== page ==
by Nayana Das
The basic premise for Japan’s foreign policy in the aftermath of World War II was laid by then Prime Minister Yoshida Shigeru’s diplomatic ‘grand strategy’ known as the Yoshida Doctrine. The strategy which sought to make reconstruction of Japan’s domestic economy as the top policy priority, comprises of three key elements: reconstruction of domestic economy through an emphasis on economic relations overseas, maintenance of a low profile in international politics and reliance on security guarantees from the United States.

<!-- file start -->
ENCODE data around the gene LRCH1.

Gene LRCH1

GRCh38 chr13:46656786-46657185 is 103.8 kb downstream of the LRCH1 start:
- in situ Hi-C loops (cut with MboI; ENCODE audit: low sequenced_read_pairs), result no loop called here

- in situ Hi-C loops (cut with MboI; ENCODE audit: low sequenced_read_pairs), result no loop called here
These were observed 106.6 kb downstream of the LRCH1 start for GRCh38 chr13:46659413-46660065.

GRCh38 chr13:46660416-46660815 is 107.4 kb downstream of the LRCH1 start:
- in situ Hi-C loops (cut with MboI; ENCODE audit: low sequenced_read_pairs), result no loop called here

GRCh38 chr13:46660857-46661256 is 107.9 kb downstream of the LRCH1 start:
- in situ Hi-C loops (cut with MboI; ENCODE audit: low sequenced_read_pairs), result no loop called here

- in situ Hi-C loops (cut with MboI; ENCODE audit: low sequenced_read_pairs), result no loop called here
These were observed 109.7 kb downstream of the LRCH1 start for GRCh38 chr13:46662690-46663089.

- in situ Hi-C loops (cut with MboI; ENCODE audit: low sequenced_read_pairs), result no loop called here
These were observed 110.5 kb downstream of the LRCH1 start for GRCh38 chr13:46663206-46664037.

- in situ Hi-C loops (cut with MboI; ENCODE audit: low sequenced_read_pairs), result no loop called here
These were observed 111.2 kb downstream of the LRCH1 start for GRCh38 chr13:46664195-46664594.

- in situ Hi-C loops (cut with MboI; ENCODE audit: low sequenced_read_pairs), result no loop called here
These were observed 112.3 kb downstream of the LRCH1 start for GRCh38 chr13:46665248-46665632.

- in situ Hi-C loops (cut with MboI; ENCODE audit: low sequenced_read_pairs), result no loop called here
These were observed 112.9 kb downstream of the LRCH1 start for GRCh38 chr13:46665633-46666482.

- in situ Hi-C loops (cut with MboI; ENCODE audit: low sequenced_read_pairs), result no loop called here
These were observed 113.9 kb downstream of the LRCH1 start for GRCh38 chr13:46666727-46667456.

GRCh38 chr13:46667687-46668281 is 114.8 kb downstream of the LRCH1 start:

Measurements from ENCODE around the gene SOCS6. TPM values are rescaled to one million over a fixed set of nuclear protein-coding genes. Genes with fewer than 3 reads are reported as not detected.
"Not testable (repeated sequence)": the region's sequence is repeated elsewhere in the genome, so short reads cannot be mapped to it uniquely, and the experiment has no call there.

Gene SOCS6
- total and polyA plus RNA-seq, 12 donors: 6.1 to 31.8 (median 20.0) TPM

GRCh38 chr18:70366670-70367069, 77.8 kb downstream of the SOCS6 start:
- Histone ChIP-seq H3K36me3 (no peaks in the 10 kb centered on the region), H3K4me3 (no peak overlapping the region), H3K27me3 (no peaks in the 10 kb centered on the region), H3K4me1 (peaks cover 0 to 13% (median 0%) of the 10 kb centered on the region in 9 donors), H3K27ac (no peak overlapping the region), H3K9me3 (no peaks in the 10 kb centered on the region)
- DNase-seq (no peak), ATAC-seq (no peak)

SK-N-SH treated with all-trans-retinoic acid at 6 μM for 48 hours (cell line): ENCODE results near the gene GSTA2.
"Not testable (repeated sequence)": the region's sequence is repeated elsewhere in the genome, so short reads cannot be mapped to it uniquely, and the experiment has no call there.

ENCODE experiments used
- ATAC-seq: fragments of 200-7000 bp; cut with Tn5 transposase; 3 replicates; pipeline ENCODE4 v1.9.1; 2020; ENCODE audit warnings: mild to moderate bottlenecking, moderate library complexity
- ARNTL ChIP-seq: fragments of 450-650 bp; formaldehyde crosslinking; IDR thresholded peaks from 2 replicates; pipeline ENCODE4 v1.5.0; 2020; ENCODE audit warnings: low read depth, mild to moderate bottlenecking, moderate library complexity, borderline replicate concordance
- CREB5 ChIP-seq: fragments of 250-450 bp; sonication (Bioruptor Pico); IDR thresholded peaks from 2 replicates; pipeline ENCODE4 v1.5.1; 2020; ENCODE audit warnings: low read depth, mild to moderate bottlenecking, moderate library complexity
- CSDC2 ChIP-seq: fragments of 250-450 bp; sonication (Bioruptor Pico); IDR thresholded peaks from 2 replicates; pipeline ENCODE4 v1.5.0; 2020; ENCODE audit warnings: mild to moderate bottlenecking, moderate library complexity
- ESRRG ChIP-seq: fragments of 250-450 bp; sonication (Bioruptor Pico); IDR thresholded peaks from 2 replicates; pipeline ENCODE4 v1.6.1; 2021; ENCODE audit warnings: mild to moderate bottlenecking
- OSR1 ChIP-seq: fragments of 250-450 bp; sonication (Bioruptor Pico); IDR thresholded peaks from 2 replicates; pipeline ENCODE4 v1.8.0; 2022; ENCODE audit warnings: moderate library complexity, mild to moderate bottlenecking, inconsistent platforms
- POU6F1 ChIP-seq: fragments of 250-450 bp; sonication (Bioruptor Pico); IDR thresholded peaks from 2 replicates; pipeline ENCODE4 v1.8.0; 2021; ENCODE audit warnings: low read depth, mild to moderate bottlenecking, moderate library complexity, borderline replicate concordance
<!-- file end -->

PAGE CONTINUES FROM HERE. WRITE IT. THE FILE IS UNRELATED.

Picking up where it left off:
The tension between Japan and China has been increasing over the years, concerning island territory and the access that these islands have to oil and gas reserves. The Senkaku (Japan) and Diouyi (China) islands both have perimeters of 7 kilometers that overlap one another within the East and South China Sea. In the midst of this overlap, lies the approximate area of the Chunxiao gas field. The strength of historical disputes is so unfortunate in this case as Japan and China in negotiations is an economic and industrial force to be reckoned with. Journalists stress a need for “a bilateral trade between the two Asian powers estimated at some $300 billion”. This puts into perspective the worth of the natural resources in this particular area and equally magnifies the friction between China and Japan who both want to claim it themselves. Read the rest of this entry »